Expected to be the best pitcher on the White Sox starting staff, Giolito hasn’t come too close to that title, instead heading into Friday’s doubleheader with the most earned runs allowed of any pitcher in baseball. His walk total has been among the highest in the game all year long, too. And the calls from social media to send him down to Triple-A haven’t been at all infrequent.

But Friday, White Sox fans got a glimpse at what they expected, a look at the guy who earned so much hype with a strong September last season and a dominant spring training.

It wasn’t a performance that would make any reasonable baseball person’s jaw drop. But it was the best Giolito has looked this season. He still allowed four runs on seven hits — as mentioned, not a Cy Young type outing — but he struck out a season-high eight batters. Prior to giving up the back-to-back singles to start the eighth inning that brought an end to his evening, he’d surrendered just two runs.

Most importantly he walked just two guys and didn’t seem to struggle with his command at all. That’s a big deal for a pitcher who had 45 walks to his name prior to Friday.

“You know it was a tough eighth inning, but throughout the whole game, I felt in sync,” Giolito said. “(Catcher Omar Narvaez) and I were working really well, finally commanding the fastball the way I should. Definitely the best I felt out there this year, for sure. Velocity was up a tick. Just felt right, felt in sync. Just competed from there.”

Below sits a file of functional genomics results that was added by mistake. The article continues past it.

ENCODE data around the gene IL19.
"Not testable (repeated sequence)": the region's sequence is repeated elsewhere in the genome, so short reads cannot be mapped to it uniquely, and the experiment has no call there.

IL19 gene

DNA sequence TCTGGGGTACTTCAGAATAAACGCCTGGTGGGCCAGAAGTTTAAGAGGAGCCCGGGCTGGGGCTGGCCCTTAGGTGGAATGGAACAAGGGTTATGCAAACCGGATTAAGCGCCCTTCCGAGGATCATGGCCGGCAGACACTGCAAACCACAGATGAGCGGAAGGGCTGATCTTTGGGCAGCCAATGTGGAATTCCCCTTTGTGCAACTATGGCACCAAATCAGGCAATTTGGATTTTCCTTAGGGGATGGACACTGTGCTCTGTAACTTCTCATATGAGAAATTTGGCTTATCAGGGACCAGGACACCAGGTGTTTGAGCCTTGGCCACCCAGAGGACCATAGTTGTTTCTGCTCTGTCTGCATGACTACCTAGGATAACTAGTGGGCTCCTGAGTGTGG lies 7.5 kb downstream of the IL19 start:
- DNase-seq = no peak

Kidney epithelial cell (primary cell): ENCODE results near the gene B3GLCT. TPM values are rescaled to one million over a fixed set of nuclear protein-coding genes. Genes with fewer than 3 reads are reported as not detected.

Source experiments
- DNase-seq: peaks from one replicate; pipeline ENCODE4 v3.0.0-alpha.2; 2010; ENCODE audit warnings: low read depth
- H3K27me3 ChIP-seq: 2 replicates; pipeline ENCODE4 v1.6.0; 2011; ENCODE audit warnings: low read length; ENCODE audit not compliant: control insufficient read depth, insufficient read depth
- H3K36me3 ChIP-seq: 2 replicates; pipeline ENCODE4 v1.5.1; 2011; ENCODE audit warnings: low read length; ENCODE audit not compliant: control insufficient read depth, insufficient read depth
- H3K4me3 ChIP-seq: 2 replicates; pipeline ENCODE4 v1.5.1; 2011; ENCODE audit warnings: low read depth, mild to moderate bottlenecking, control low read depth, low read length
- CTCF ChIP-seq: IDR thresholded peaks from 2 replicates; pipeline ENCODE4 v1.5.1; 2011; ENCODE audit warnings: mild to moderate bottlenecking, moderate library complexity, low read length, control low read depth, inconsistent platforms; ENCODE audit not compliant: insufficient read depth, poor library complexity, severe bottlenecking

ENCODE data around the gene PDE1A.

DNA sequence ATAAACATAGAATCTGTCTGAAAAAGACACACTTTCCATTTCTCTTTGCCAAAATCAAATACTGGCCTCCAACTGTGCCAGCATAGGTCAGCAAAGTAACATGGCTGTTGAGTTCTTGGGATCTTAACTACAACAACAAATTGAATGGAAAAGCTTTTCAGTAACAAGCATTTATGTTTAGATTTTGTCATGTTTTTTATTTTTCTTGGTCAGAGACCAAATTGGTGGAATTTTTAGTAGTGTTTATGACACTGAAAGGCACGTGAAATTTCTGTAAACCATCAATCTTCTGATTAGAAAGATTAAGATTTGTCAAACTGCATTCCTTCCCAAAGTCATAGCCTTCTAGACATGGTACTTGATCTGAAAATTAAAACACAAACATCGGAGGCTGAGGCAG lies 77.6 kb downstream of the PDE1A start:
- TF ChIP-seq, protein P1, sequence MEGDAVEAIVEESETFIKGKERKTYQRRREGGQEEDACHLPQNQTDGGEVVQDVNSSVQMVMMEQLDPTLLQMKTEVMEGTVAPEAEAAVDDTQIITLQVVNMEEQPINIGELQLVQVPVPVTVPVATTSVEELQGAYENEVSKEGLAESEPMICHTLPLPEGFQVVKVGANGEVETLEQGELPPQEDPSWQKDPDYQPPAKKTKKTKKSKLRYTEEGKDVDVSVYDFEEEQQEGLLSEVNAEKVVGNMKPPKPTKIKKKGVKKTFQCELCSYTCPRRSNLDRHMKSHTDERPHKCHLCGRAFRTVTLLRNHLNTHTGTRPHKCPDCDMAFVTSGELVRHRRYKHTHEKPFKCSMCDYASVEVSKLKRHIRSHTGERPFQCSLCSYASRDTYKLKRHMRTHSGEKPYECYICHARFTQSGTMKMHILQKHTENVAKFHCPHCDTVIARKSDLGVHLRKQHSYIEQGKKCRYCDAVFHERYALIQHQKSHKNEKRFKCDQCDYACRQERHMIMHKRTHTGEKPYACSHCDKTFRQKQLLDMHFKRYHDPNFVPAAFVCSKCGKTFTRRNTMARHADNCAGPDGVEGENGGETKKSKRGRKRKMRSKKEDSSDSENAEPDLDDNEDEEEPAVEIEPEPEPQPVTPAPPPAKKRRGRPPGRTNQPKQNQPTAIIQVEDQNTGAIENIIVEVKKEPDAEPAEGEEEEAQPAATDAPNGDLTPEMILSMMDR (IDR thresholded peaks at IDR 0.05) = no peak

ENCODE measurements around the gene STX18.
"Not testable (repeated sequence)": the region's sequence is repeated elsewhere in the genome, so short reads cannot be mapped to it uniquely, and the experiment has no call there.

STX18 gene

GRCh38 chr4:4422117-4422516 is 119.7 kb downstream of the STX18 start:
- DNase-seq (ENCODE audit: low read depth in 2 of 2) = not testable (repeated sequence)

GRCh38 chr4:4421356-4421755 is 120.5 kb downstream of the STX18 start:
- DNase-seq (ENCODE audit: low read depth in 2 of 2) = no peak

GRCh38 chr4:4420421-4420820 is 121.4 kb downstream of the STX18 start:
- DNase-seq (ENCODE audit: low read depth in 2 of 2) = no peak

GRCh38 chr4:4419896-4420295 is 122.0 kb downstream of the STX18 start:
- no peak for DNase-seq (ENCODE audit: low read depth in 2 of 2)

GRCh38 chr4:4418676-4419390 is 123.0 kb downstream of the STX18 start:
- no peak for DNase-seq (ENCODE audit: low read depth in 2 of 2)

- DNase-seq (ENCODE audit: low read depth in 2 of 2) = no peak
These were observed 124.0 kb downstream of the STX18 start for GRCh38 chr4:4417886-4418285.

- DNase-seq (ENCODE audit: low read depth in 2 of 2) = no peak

Confidence has never left Giolito throughout the poor results, and he’s talked after every start about getting back on the horse and giving it another try. Consistently working in between starts, things finally seemed to click Friday night.

“It all worked today,” manager Rick Renteria said. “(Pitching coach Don Cooper) says that every bullpen has gotten better, from the beginning to this point. He sees progress. The velocity that he showed today was something that Coop was seeing in his work. You can see that his delivery is continuing to improve. He was trusting himself, really attacking the strike zone, trusted his breaking ball today when he need to and just tried to command as much as he could. Did a nice job.”

Giolito went through this kind of thing last year, when he started off poorly at Triple-A Charlotte with a 5.40 ERA through his first 16 starts. But then things got better, with Giolito posting a 2.78 ERA over his final eight starts with the Knights before getting called up to the big leagues.

This was just one start, of course, but perhaps he can follow a similar formula this year, too, going from a rough beginning to figuring things out.

“I’m not trying to tinker or think about mechanics anymore,” he said. “It’s about flow, getting out there and making pitches. We were able to do that for the most part.

“I’ll watch video and see certain things, and I have little cues here and there. But I’m not going to go and overanalyze things and nitpick at certain stuff anymore. It’s about going there and having fun and competing.”

Maybe that’s the secret. Or maybe this is simply a brief flash of brilliance in the middle of a tough first full season in the bigs.

Whatever it was, it was the best we’ve seen of Giolito during the 2018 campaign. And it was far more like what was expected back before that campaign got going.